Generic drug price hikes laid to lack of competition

It’s hardly surprising to say that less competition leads to higher prices but a study by the University of Florida College of Pharmacy found just that when it looked at recent increases in the price of generic drugs. “This is one of the first studies that has linked market competition levels to generic drug prices for a large cohort of generic drugs,” said Chintan Dave, Pharm.D., the lead author of the study.

For years, consumer advocates have urged Americans to ask their doctor and pharmacist for generic drugs, acting on the assumption that generics are much cheaper than identical “brand name” drugs. This has led to more than four in five prescriptions in the U.S. being written for generic drugs. But over the last few years, generic prices have increased drastically, sometimes increasing by hundreds of even thousands of percent.

Chinitan Dave photo

Chintan Dave

“There is a lot of speculation that these increases are due to drug shortages or industry consolidation, but without looking through a lens of scientific rigor, you cannot make these assumptions,” Dave said.

In the study, published in the Annals of Internal Medicine, UF researchers analyzed 1.08 billion prescription drug claims from 2008 through 2013 and examined 1,120 generic drugs. Researchers estimated competition levels for each drug. What they found was that nearly half the generic drugs studied were found to have competition levels resembling a duopoly — a competition level where only two manufacturers produce a drug.

After controlling for other factors, a generic drug in the highest marketing competition group was expected to see a decrease of 32 percent in price over the study period, while a generic drug in the lowest market competition was expected to see a price increase of 47 percent over the same period. In addition, researchers found low market competition levels have a more pronounced correlation with drug prices in lower-priced generic drugs compared with their higher-priced counterparts.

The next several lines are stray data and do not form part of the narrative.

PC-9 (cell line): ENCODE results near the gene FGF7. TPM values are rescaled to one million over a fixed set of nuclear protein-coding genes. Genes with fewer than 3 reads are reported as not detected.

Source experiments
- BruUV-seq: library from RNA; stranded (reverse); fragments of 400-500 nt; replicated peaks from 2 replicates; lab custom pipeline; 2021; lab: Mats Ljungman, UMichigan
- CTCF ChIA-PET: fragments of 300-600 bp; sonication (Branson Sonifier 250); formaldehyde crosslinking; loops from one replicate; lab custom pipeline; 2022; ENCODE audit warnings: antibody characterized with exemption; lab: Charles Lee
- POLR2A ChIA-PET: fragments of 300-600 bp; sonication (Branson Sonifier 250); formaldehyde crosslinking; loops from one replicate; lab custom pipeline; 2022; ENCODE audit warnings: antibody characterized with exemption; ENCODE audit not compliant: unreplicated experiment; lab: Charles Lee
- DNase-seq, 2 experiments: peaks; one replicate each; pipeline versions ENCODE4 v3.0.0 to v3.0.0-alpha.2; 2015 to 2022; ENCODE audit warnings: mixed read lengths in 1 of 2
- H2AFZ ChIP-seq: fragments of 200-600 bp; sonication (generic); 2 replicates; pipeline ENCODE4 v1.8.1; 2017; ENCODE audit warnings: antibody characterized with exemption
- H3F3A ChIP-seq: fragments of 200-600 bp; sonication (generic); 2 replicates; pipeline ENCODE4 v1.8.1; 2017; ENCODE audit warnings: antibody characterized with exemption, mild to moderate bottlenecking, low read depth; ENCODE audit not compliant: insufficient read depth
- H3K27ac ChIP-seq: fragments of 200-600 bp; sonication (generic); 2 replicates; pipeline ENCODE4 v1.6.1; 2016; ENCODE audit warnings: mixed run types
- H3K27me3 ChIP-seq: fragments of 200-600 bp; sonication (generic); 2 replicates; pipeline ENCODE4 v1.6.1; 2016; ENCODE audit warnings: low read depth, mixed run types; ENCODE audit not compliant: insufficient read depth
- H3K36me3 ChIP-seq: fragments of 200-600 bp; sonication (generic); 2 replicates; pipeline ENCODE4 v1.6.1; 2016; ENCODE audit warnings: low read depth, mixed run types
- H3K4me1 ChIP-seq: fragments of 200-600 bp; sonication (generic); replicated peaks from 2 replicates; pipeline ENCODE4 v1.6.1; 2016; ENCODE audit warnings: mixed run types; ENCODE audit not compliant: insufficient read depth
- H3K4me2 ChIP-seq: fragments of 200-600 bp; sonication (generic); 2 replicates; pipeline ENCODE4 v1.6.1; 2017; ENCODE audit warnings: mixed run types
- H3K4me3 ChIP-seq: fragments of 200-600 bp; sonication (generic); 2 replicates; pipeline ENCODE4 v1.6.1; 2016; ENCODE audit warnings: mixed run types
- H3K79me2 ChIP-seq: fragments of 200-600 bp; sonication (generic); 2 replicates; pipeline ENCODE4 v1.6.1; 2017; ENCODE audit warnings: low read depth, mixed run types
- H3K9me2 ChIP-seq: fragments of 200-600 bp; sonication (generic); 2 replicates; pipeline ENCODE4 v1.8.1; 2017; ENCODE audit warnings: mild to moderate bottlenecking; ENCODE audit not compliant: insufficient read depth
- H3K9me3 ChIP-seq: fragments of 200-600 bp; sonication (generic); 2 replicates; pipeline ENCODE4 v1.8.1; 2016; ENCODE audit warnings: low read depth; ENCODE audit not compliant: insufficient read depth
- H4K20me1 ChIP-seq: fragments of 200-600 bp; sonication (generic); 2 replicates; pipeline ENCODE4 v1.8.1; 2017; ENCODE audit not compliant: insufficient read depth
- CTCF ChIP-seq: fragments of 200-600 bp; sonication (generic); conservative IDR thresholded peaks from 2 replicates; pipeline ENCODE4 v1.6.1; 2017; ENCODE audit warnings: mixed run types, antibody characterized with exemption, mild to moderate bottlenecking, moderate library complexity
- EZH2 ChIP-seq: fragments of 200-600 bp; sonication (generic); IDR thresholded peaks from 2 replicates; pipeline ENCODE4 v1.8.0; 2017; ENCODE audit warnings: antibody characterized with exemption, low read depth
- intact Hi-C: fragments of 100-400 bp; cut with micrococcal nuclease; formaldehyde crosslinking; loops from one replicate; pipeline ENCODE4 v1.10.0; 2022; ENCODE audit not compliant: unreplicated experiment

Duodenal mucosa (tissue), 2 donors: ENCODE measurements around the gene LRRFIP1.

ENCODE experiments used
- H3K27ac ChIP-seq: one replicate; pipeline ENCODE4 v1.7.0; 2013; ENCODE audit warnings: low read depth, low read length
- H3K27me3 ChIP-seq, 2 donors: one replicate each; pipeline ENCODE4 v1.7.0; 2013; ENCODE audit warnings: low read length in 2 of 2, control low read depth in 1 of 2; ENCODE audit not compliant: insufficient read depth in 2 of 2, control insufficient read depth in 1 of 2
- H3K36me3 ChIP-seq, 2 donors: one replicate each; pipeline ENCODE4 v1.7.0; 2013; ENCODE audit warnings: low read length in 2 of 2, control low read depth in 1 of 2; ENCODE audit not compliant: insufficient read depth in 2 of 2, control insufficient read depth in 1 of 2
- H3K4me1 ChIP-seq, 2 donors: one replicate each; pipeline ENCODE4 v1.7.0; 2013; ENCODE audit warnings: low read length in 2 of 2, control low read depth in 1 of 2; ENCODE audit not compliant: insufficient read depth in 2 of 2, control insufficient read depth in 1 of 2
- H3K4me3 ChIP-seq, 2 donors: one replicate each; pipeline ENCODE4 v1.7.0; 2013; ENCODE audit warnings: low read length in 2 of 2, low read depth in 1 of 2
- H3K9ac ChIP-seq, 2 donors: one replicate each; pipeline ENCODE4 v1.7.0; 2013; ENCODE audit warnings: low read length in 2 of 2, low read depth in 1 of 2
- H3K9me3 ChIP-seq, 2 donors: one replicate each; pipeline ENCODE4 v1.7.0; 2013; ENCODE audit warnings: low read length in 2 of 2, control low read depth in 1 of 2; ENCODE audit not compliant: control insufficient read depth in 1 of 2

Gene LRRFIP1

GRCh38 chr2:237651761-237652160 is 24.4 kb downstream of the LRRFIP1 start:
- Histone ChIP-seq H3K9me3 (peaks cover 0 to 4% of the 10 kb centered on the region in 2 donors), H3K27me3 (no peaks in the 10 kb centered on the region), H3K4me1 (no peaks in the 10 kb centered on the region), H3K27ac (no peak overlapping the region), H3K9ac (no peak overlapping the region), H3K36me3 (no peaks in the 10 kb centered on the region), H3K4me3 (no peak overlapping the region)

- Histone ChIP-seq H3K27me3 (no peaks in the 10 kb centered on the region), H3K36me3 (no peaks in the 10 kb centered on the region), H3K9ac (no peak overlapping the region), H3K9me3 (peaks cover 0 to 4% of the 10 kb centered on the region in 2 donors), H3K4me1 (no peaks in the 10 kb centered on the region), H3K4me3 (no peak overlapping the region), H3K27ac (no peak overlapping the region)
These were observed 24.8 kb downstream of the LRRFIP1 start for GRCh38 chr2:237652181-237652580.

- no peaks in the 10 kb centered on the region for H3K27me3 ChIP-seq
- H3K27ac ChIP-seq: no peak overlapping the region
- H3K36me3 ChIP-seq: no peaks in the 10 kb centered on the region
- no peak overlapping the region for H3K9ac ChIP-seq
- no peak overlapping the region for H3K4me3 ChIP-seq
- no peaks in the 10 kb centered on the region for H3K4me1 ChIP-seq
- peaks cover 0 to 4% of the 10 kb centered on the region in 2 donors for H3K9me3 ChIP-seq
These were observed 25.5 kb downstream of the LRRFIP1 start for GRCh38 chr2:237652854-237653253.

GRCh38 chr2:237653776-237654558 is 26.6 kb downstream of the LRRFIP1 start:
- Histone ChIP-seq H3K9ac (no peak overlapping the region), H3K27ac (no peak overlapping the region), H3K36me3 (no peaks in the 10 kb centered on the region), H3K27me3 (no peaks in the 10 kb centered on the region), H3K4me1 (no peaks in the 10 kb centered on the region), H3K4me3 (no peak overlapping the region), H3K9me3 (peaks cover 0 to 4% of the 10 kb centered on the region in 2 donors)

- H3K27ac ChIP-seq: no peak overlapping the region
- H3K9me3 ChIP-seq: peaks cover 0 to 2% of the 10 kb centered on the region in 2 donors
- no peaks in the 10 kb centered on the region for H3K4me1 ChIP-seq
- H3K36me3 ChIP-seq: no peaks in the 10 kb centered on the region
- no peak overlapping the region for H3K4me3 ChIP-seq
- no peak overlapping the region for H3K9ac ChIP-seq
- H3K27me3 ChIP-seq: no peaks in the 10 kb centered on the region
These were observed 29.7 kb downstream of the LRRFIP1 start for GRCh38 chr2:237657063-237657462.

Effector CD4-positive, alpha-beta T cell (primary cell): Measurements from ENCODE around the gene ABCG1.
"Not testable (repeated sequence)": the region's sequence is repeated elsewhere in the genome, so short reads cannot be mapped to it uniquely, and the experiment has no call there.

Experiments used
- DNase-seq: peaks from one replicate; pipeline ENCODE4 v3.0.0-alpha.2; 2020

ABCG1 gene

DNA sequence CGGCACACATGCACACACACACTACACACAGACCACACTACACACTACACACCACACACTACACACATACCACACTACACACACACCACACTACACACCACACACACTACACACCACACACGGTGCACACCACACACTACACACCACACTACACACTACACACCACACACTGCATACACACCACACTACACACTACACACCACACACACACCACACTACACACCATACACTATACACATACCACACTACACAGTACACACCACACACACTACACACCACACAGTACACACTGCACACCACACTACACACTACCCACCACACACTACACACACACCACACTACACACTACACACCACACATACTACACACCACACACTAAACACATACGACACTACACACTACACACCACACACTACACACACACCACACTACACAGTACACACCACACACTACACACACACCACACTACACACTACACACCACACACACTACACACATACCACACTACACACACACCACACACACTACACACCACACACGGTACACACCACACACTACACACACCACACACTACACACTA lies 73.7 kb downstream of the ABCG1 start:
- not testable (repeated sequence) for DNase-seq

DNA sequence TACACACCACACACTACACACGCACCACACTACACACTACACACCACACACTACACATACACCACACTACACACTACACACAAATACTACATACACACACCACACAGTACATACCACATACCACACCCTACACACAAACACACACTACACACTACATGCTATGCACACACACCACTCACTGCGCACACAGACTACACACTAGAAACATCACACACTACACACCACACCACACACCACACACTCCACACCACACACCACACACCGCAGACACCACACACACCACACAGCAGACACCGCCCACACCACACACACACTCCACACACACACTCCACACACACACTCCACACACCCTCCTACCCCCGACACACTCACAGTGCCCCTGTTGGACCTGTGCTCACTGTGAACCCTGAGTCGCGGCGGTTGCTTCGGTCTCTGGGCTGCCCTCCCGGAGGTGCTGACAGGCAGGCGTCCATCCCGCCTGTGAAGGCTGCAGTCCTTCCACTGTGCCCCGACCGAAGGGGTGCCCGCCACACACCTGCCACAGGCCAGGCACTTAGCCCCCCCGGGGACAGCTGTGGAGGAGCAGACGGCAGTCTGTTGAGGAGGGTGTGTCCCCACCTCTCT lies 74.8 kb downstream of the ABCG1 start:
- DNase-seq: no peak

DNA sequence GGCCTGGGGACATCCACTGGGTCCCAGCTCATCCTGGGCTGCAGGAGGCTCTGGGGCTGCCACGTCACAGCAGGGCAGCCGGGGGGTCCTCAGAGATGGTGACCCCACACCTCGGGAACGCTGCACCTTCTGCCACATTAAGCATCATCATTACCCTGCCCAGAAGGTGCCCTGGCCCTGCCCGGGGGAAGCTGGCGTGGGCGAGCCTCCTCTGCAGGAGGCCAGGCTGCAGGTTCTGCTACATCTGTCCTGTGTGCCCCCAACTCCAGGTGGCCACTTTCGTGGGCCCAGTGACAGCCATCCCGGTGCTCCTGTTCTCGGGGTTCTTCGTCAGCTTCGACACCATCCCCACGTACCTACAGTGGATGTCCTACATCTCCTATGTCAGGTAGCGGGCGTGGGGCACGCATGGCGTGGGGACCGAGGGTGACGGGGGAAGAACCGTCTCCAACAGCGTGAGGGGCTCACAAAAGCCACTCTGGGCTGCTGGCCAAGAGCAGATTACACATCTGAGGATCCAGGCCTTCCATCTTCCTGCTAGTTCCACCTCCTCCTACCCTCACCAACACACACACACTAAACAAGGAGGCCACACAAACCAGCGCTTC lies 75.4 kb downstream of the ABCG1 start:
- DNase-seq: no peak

UF researchers acknowledge the study period’s conclusion in 2013 is a limitation of the research. Several widely publicized cases of generic drug increases have occurred in recent years. In addition, generic drugs that entered the market after 2008 were not included in the study.

“Eye-opener for regulators”

“The connection this study establishes between market competition levels and generic drug prices should be an eye-opener for regulators responsible for the generic drug market,” Dave said. “In recent years, some generic manufacturers have sought to consolidate their market power by merging with rivals, but these mergers risk decreasing competition levels in parts of an already uncompetitive U.S. generic drug market.”

While rapidly increasing generic drug prices should attract other manufacturers to the market, this does not always happen due to several potential deterrents. The study points to the three-year review time for new generic drug applications at the Food and Drug Administration’s Office of Generic Drugs as one of the outside factors underlying generic drug price increases.

Without new policies to stabilize generic drug markets in response to a decrease in competition, Dave said consumers may continue to see prices soar for some generic medications.

“Everyone assumes generic drugs are going to be inexpensive, but this may no longer be the case,” Dave said. “If you go to a pharmacy and find that your generic medication is no longer affordable, market competition levels may have played a role in the price increase.

“This study is vitally important in identifying factors that influence a change in drug price, in order to keep generic drugs affordable for consumers,” he said.



About the Author

Truman Lewis
A former reporter and bureau chief, Truman Lewis has covered presidential campaigns, state politics and stories ranging from organized crime to environmental and consumer protection.